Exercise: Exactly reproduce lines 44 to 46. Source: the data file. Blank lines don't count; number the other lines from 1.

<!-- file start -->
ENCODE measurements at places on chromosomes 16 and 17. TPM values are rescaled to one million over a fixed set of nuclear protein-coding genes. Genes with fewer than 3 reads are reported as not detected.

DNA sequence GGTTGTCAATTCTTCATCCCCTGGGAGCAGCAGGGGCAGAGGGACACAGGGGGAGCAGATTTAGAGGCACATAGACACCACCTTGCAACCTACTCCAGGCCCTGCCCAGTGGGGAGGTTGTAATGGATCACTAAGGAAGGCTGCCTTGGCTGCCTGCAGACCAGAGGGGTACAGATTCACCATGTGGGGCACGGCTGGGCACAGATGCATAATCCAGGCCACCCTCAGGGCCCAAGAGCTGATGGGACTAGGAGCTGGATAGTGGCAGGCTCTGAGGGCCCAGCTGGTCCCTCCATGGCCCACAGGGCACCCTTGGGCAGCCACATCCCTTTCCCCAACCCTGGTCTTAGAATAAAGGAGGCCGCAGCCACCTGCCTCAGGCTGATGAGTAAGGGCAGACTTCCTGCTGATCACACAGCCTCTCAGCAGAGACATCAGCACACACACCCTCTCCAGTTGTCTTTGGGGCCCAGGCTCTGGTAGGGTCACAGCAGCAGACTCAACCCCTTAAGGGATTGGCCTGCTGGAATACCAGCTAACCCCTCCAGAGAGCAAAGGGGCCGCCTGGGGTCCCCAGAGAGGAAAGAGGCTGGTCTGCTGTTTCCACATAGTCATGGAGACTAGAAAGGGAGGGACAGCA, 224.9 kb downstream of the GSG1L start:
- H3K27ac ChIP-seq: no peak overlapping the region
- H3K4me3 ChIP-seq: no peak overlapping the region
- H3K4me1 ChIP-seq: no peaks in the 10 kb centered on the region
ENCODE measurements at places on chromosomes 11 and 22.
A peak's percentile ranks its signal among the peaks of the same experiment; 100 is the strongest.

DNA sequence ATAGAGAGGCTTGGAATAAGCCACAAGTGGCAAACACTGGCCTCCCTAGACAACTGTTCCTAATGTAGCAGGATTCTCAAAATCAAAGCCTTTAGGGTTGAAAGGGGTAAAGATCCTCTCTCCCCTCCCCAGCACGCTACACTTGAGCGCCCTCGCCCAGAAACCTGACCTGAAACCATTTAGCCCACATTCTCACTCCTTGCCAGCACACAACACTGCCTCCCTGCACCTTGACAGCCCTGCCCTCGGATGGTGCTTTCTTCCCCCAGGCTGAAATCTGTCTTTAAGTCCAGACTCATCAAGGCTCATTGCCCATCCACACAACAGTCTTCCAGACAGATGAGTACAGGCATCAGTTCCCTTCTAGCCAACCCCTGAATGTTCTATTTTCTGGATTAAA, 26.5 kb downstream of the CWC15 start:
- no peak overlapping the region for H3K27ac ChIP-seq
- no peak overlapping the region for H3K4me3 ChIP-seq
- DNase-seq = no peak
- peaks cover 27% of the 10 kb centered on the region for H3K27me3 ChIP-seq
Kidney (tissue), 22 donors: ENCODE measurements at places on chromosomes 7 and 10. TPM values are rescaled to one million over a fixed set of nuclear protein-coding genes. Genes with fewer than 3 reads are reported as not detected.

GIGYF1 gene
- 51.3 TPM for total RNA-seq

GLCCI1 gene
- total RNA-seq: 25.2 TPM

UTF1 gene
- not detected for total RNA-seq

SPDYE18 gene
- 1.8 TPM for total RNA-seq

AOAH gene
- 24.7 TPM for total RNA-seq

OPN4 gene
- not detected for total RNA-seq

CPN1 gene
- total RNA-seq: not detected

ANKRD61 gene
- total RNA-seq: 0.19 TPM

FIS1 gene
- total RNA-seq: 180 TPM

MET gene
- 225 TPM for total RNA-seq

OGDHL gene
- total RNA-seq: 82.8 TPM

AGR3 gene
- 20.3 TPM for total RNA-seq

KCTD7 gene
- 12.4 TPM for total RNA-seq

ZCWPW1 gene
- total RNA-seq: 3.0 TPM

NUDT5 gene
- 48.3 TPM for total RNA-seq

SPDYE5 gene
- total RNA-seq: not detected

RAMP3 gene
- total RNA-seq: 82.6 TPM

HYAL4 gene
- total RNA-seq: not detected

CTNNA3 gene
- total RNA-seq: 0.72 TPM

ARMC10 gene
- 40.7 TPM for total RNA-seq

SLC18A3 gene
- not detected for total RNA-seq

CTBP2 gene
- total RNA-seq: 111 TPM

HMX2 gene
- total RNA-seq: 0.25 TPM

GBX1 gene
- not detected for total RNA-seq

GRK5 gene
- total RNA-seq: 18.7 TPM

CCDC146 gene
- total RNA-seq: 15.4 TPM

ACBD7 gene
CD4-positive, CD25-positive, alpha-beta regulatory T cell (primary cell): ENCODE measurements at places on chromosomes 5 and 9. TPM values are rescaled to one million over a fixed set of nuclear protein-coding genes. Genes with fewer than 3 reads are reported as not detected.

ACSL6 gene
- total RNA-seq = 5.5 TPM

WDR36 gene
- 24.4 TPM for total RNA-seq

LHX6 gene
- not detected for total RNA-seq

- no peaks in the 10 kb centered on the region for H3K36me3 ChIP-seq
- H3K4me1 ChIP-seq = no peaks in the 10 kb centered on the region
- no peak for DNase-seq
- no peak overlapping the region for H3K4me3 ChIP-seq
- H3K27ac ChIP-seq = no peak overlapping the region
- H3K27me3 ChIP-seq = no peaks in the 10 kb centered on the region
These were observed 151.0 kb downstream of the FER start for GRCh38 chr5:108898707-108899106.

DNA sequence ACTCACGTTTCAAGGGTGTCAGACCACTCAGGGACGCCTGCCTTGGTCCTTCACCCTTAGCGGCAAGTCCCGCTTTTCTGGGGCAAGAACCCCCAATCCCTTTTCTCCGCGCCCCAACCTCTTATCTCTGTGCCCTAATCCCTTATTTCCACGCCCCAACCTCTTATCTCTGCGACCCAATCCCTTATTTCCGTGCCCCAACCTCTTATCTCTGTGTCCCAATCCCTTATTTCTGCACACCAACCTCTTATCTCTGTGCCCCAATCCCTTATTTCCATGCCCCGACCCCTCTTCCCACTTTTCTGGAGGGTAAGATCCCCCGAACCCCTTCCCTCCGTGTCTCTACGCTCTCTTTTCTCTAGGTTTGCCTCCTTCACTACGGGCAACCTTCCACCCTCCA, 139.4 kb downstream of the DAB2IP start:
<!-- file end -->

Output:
SPDYE5 gene
- total RNA-seq: not detected

RAMP3 gene